Alas, not much has changed since 2013. You still see the same names nominated over and over again, and NARAS is still overlooking fantastic records. This year, the “Patricia Barber treatment” went to Kamasi Washington, whose phenomenal The Epic has most, if not all, listeners agreeing that it is deserving of its title. But, fear not, The Music and Myth is here to right the wrongs. First, the predictions:

The Grammy Awards

Traditionally, I like to start my awards articles by trying to guess the winners in both categories (Best Jazz Vocal Album and Best Jazz Instrumental Album – I think the concept of a “Large Ensemble” category is a bit silly). So far, my success rate is 50%. In 2013, I correctly predicted that the vocal award will go to Gregory Porter, whose Liquid Spirit is truly magnificent (and, in my opinion, the best record nominated in the last 5 years), but I thought the instrumental one would go to Gerald Clayton’s very deserving Life Forum, when it went to Terri Lyne Carrington’s (slightly less deserving) Money Jungle. Last year, I thought Gretchen would take best vocal, but they gave it to Diane Reeves. I did, however, correctly predict that Chick Corea’s Trilogy would get the nod (not really a prophetic feat on my part, since you can never bet against Chick at the Grammys).

Let’s see if I can improve my record this year!

Once again, I must state in advance that I am not a big fan of cover or tribute albums being nominated. I thoroughly appreciate that certain tribute records can be groundbreaking, and in my next article I will talk about Mike Patton’s Mondo Cane, which might very well be the very best cover record I’ve ever heard. In fact, even my pick for Best Vocal Record last year – John Zorn’s The Song Project – is technically a cover album, since none of the tracks are originals (Zorn asked three talented vocalists to write lyrics for some of his most popular instrumental tracks). The result is sublime.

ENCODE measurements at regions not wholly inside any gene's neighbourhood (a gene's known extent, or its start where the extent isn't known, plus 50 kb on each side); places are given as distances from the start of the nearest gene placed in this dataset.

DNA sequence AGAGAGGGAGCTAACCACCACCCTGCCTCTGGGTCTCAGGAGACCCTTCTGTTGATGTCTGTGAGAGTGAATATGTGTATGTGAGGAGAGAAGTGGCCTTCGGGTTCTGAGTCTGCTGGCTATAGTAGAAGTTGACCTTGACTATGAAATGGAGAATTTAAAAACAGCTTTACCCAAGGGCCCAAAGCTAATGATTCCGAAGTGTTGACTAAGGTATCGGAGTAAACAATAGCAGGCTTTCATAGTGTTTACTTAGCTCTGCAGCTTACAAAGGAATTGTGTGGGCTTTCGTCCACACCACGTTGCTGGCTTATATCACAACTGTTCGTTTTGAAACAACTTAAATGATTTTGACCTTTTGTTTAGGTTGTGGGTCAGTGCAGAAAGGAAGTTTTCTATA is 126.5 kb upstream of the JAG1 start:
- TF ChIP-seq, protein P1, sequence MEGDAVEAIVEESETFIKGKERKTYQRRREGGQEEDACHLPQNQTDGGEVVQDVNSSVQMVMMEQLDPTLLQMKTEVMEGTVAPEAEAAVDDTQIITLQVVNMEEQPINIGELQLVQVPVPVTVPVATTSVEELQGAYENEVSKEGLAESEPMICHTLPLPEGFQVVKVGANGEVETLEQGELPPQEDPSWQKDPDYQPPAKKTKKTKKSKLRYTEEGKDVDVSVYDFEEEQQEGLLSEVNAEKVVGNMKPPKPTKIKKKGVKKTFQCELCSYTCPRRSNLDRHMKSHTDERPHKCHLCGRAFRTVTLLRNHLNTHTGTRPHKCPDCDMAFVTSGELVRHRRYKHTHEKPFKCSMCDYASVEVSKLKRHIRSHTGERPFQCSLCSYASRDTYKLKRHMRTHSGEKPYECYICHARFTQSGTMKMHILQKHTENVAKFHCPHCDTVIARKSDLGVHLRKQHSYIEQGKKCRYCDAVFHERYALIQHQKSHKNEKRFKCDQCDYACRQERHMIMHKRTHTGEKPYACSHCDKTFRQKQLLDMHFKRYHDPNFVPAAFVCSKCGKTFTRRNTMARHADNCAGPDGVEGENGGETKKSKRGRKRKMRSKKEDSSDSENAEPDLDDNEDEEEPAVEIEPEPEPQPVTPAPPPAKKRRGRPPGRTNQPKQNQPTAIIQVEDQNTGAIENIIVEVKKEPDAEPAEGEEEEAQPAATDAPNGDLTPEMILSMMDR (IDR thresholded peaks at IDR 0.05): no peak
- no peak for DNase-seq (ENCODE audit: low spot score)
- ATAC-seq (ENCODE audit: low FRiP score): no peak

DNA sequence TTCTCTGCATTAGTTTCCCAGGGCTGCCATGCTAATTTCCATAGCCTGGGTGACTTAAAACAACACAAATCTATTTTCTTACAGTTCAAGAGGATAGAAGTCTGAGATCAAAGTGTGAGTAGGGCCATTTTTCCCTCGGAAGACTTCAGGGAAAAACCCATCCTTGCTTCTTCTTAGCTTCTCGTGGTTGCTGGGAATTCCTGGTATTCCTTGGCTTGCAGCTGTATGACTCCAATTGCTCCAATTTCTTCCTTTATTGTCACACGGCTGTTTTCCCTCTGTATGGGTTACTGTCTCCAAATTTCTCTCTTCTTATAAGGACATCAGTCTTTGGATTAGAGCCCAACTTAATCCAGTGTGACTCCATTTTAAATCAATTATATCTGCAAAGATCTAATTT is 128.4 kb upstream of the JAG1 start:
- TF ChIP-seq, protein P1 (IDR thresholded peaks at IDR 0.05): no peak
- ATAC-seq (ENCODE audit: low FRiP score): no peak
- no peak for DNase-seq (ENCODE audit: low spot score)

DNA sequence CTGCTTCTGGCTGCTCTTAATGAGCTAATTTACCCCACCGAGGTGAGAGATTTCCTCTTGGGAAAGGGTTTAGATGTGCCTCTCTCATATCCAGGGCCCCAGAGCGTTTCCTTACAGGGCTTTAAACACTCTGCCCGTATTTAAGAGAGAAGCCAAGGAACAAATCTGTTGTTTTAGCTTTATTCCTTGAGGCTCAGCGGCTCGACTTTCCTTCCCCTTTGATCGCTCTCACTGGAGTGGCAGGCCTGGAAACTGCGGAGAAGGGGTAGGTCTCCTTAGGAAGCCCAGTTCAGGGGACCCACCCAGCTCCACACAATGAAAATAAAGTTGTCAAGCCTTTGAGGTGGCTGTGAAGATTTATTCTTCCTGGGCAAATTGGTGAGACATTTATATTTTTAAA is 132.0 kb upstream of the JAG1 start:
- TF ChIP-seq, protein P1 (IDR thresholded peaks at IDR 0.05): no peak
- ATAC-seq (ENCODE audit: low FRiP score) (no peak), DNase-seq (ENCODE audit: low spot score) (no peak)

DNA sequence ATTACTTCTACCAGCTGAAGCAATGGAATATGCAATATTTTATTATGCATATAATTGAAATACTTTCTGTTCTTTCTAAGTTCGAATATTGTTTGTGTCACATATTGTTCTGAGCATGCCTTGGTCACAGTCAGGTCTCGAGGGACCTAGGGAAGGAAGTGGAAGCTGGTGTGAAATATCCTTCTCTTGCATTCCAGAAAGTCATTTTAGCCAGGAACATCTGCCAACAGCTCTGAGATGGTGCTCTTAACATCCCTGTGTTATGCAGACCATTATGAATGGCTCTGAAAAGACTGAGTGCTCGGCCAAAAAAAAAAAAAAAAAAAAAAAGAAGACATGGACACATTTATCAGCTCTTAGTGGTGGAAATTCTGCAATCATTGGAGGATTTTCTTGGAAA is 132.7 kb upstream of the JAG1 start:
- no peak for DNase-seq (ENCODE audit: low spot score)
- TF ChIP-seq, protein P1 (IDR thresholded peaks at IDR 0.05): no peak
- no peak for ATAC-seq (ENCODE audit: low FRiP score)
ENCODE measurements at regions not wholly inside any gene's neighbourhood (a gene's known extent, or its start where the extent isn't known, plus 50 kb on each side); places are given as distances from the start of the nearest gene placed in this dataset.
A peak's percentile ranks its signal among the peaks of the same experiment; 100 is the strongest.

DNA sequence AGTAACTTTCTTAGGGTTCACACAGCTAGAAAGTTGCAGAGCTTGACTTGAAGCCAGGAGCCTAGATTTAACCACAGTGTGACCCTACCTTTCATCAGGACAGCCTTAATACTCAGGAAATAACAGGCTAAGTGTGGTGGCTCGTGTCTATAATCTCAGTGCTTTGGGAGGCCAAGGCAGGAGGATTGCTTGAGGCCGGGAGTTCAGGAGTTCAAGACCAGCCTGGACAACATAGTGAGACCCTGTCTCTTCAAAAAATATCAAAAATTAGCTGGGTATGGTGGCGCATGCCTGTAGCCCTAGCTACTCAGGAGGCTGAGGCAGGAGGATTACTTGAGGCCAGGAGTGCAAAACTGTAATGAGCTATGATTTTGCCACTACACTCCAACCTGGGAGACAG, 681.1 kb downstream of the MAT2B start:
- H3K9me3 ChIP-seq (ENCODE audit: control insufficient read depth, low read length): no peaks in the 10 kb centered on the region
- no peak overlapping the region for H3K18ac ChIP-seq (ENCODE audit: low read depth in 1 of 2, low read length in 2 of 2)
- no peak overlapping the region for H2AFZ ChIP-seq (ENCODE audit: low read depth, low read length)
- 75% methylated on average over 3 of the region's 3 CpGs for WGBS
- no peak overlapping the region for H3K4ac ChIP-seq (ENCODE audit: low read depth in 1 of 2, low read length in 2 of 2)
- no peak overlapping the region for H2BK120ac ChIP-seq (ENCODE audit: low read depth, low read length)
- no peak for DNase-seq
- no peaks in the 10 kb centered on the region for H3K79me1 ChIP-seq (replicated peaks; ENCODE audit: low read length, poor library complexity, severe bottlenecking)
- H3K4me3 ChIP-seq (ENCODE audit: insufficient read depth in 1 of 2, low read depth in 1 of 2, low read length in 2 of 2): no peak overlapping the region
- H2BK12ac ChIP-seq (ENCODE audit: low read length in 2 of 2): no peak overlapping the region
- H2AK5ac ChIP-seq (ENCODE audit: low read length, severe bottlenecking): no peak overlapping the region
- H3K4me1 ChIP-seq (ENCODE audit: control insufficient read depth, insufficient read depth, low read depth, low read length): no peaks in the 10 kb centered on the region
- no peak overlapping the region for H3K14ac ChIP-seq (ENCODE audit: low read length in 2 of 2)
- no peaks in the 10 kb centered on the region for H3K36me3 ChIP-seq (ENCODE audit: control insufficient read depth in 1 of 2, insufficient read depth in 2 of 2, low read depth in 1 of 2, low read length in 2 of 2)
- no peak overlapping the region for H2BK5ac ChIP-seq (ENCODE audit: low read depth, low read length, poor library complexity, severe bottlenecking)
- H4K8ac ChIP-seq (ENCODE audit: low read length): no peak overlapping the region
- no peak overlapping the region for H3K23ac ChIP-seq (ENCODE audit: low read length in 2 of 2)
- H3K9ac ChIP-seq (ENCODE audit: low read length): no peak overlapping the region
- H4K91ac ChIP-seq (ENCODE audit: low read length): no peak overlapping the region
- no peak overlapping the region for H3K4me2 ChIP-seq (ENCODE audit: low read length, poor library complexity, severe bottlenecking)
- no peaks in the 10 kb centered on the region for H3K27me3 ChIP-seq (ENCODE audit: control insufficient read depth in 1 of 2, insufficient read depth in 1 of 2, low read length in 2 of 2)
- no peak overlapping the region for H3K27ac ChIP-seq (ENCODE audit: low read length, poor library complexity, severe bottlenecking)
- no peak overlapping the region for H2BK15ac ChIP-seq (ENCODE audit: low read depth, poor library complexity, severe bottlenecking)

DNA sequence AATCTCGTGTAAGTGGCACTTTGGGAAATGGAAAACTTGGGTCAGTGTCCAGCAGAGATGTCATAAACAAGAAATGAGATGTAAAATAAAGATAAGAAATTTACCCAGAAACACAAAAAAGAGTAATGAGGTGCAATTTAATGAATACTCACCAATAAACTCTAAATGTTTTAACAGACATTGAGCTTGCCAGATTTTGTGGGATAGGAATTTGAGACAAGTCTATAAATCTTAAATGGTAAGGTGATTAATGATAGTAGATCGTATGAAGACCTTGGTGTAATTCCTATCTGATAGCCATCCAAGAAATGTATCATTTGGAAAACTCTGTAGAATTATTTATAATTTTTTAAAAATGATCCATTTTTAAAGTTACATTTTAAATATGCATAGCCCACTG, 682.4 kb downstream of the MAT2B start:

But it’s difficult to catch lightning in a bottle. Patton’s album was amazing because he put his powerful voice and heavy-metal delivery to ’50s and ’60s Italian pop music. Zorn’s worked because the musicians added a level of poetry to already splendid instrumental tunes, in effect, creating entirely new songs.

Another example of a great cover record would be Al Di Meola’s All Your Life, the Beatles tribute where the guitar virtuoso employs his impressive technique to add an instrumental complexity that the originals – with all due respect – simply did not possess. But even Di Meola admitted in an interview I did with him that re-imagining existing music takes about one third of the effort it takes to write entirely new songs. In most cases, these cover albums merely boil down to: so-and-so sings/plays so-and-so’s music. For that reason, I feel that – unless breathtakingly original in the vein of the records I’ve just mentioned – cover albums are simply at a creative disadvantage. With John Zorn putting out roughly seventeen thousand projects each year, I find it hard to believe that there isn’t enough great new music in the running.

Anyway, let’s look at this year’s records:

In the instrumental category, we have Robert Glasper’s suggestively titled Covered (ahem!). In this elegant live album, Glasper’s piano trio (Vicente Archer on bass and Damion Reid on drums) play some of the pianist’s own existing compositions as well as covers of songs by everyone from Kendrik Lamar to Joni Mitchell.  I found it a pleasant and well-balanced record, but not the best of the bunch (though I immensely enjoyed Reid’s percussion).

John Scofield offers Past Present, a warm, bluesy and very melodic set of new compositions, allegedly inspired by the loss of his son. One of the most memorable records in this year’s ballot, Past Present would have been my pick to win if not for certain circumstances surrounding Jimmy Greene’s Beautiful Life, but more on that later.

Young Indonesian pianist Joey Alexander makes an interesting appearance with his debut record, My Favorite Things. There is certainly a bright future ahead for the gifted preteen pianist and just being nominated for this award should place many eyes on him. From the standpoint of technique, it’s certainly beyond reproach – a masterful display of skill. However, it just lacks the charisma of Glasper’s album, or the emotional depth of Scofield’s, Greene’s and Blanchard’s records.

Speaking of Terrence Blanchard, I think the Grammy should go to his record, Breathless. It feels like the most complex work out of those nominated, with sprinkles of Miles-Davis-fusion over a complex soundscape that incorporates everything from classical to funk. It reminded me a bit of Gerald Clayton’s Life Forum, nominated in this category in 2013. Though Blanchard is – I feel – the most deserving, I think the award will go to Jimmy Greene’s Beautiful Life.